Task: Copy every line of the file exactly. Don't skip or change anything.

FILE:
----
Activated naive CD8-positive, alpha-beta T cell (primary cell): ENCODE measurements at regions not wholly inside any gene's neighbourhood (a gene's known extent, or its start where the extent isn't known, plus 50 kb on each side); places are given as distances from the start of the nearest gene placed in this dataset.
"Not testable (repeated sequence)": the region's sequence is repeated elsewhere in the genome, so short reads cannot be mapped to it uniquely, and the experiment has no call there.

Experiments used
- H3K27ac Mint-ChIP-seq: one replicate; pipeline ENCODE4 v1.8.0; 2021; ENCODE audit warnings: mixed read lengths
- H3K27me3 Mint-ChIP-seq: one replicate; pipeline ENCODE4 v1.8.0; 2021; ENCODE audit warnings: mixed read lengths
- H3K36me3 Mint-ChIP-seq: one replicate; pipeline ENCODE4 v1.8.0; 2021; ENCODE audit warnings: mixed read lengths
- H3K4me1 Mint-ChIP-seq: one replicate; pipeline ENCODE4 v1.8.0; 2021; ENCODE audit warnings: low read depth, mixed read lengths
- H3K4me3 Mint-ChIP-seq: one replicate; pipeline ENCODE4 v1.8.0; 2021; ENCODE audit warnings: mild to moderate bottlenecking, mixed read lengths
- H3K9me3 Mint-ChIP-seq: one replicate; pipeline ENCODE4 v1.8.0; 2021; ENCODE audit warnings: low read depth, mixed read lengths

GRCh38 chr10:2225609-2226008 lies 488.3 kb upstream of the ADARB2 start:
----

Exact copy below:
Activated naive CD8-positive, alpha-beta T cell (primary cell): ENCODE measurements at regions not wholly inside any gene's neighbourhood (a gene's known extent, or its start where the extent isn't known, plus 50 kb on each side); places are given as distances from the start of the nearest gene placed in this dataset.
"Not testable (repeated sequence)": the region's sequence is repeated elsewhere in the genome, so short reads cannot be mapped to it uniquely, and the experiment has no call there.

Experiments used
- H3K27ac Mint-ChIP-seq: one replicate; pipeline ENCODE4 v1.8.0; 2021; ENCODE audit warnings: mixed read lengths
- H3K27me3 Mint-ChIP-seq: one replicate; pipeline ENCODE4 v1.8.0; 2021; ENCODE audit warnings: mixed read lengths
- H3K36me3 Mint-ChIP-seq: one replicate; pipeline ENCODE4 v1.8.0; 2021; ENCODE audit warnings: mixed read lengths
- H3K4me1 Mint-ChIP-seq: one replicate; pipeline ENCODE4 v1.8.0; 2021; ENCODE audit warnings: low read depth, mixed read lengths
- H3K4me3 Mint-ChIP-seq: one replicate; pipeline ENCODE4 v1.8.0; 2021; ENCODE audit warnings: mild to moderate bottlenecking, mixed read lengths
- H3K9me3 Mint-ChIP-seq: one replicate; pipeline ENCODE4 v1.8.0; 2021; ENCODE audit warnings: low read depth, mixed read lengths

GRCh38 chr10:2225609-2226008 lies 488.3 kb upstream of the ADARB2 start: